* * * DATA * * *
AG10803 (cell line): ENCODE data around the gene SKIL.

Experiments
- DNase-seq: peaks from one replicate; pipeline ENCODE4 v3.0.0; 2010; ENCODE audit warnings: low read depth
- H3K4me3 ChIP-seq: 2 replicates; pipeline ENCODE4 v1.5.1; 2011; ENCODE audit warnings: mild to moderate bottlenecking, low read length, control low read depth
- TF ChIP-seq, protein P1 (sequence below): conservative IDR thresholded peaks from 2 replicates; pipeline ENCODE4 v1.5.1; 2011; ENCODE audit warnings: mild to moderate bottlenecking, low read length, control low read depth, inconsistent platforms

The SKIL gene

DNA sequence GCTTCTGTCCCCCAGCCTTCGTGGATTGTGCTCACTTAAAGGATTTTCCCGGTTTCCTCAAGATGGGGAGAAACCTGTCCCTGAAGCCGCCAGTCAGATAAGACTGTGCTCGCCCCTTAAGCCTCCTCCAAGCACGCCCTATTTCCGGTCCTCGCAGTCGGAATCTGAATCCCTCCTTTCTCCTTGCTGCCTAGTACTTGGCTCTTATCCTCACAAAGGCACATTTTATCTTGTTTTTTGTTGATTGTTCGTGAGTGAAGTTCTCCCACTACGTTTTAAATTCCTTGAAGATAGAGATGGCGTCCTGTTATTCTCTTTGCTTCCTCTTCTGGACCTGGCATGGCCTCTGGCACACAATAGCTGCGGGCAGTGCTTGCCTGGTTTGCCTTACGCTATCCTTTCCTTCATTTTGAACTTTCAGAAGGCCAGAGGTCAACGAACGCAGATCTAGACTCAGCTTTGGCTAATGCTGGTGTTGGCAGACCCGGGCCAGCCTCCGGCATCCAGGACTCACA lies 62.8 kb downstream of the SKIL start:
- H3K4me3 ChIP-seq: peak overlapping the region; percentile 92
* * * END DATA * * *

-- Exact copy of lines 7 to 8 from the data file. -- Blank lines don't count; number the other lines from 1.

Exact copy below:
DNA sequence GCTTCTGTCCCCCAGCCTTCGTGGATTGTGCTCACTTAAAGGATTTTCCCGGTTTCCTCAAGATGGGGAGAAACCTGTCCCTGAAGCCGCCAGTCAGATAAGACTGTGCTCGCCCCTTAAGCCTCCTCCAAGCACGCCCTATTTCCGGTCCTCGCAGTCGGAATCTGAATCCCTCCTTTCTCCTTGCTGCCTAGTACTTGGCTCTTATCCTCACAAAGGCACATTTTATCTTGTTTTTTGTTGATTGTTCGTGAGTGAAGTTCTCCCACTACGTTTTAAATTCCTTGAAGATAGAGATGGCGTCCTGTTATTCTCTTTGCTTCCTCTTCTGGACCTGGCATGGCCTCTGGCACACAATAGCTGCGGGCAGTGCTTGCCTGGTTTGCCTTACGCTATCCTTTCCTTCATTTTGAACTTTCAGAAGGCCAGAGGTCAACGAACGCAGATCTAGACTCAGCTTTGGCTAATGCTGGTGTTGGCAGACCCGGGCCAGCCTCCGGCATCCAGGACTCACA lies 62.8 kb downstream of the SKIL start:
- H3K4me3 ChIP-seq: peak overlapping the region; percentile 92